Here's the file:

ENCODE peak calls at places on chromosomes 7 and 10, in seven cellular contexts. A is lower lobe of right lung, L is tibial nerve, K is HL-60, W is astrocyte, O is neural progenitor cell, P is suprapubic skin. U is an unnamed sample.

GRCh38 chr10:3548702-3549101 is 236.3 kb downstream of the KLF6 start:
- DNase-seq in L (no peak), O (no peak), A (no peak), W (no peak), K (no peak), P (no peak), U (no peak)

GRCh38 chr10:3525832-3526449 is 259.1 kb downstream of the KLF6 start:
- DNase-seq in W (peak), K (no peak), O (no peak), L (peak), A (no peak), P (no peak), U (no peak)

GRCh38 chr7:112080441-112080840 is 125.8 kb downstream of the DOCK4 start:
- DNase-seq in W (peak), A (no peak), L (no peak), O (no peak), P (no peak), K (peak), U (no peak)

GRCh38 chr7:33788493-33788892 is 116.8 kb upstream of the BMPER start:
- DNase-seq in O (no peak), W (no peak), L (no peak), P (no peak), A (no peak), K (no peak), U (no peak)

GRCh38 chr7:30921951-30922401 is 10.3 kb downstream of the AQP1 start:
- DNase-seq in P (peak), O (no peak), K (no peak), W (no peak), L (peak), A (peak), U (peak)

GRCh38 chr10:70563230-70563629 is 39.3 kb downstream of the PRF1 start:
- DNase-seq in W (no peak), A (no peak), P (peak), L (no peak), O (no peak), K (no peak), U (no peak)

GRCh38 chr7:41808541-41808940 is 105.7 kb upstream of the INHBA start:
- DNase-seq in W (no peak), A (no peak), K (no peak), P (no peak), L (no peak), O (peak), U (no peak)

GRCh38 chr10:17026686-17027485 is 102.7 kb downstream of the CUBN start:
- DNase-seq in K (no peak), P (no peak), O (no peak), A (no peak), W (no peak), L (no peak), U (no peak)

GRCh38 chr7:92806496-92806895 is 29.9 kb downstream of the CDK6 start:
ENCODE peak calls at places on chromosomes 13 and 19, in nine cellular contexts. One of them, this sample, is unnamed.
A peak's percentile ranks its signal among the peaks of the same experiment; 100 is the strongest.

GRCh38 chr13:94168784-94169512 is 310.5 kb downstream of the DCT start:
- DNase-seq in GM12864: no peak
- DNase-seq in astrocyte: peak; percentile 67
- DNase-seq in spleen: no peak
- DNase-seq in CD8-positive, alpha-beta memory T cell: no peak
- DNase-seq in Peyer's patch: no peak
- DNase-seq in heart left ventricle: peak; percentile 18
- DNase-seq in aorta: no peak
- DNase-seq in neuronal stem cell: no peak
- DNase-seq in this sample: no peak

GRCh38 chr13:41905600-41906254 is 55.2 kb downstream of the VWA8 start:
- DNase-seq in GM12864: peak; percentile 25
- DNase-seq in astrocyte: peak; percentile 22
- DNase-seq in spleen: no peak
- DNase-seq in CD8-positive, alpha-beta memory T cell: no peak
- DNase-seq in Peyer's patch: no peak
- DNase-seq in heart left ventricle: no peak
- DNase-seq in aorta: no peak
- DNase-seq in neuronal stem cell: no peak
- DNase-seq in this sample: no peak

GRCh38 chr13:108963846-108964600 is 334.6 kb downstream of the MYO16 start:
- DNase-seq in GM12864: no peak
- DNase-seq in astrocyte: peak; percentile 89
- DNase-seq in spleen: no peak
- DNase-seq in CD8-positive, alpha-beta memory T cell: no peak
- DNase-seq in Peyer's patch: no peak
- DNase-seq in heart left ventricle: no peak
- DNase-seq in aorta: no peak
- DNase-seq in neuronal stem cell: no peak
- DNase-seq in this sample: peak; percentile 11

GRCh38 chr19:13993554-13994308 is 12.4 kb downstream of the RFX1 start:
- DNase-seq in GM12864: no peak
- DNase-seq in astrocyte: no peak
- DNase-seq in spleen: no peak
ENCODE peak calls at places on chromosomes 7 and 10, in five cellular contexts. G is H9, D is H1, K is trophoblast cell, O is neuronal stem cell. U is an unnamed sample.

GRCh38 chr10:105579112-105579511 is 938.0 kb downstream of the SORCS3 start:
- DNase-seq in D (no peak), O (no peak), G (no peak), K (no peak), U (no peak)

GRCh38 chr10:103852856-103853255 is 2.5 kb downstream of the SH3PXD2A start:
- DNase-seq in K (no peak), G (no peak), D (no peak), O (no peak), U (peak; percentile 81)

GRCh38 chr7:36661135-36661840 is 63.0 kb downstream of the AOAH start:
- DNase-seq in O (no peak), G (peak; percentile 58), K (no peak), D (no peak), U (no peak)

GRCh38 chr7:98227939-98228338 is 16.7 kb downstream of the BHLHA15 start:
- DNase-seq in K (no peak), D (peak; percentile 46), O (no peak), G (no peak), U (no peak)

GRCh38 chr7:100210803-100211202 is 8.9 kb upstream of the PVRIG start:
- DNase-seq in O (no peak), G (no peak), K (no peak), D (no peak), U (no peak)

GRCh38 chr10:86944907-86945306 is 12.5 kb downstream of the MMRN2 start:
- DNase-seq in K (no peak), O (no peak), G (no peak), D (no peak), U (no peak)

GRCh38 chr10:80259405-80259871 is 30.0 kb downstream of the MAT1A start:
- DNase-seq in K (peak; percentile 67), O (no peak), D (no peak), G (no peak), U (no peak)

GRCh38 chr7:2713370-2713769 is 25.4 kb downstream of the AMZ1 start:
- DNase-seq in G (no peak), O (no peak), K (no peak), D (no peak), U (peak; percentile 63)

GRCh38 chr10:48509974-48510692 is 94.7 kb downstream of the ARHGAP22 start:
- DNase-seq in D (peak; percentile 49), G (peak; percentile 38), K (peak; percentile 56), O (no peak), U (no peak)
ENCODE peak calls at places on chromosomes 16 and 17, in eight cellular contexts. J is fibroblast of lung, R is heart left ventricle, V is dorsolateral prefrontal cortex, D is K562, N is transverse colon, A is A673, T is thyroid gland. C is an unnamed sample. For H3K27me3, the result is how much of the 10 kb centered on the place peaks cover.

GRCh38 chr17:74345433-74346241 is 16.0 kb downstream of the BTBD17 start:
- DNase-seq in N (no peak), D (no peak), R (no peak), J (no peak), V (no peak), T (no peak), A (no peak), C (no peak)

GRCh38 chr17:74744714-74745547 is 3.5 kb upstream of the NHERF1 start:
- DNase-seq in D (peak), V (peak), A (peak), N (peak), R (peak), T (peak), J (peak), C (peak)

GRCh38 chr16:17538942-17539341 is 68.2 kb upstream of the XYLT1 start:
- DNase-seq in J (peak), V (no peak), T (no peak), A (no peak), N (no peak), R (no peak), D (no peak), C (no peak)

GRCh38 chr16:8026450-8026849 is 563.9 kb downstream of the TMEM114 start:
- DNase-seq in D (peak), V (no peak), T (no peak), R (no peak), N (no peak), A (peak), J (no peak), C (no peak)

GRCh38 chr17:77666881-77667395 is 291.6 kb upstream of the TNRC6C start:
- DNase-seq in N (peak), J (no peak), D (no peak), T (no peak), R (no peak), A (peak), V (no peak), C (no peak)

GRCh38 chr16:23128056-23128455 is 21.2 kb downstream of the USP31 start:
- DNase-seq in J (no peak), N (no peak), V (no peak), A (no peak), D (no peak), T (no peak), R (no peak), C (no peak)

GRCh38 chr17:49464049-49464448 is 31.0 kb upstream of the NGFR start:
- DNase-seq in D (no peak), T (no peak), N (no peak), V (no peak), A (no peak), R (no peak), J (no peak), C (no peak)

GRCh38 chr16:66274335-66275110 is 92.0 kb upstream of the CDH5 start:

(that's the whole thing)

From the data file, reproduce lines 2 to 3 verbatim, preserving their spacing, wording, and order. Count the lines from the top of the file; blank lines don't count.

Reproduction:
GRCh38 chr10:3548702-3549101 is 236.3 kb downstream of the KLF6 start:
- DNase-seq in L (no peak), O (no peak), A (no peak), W (no peak), K (no peak), P (no peak), U (no peak)